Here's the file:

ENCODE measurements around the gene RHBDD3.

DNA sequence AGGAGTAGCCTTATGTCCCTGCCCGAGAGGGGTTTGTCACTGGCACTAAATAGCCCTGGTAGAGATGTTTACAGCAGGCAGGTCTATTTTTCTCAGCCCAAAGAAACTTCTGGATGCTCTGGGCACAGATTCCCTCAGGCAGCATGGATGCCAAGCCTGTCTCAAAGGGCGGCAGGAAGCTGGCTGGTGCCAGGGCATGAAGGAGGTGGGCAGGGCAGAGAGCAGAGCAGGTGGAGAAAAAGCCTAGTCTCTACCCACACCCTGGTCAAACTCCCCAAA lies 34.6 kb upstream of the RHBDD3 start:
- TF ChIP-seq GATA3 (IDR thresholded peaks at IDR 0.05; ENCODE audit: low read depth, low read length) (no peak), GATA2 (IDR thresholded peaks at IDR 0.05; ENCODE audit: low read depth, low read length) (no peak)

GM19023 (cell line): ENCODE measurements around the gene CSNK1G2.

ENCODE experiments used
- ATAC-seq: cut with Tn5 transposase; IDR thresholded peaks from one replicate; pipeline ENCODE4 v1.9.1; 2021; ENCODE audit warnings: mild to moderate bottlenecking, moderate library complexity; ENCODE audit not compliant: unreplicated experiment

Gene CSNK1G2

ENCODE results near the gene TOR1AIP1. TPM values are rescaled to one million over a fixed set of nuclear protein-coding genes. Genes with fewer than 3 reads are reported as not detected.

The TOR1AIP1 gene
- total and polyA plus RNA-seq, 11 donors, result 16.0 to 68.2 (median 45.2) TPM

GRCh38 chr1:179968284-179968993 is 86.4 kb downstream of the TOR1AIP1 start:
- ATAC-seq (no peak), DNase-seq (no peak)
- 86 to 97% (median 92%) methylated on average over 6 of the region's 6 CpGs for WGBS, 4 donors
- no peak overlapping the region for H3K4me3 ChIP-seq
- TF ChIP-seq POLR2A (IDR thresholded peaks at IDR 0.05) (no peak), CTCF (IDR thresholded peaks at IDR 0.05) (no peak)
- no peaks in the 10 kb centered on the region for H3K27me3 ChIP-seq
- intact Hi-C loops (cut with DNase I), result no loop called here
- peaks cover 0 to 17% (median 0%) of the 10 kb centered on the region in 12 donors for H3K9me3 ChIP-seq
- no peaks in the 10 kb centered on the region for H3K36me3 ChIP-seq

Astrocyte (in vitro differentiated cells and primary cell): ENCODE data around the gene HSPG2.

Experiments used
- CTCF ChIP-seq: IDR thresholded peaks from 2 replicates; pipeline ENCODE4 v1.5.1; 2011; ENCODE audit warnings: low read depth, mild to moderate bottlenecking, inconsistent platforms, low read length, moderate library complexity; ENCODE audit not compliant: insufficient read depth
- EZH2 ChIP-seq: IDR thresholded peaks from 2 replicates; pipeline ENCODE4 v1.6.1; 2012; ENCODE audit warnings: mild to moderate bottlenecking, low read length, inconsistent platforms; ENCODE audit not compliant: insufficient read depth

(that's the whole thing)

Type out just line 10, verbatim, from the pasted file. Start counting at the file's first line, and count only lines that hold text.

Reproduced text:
- total and polyA plus RNA-seq, 11 donors, result 16.0 to 68.2 (median 45.2) TPM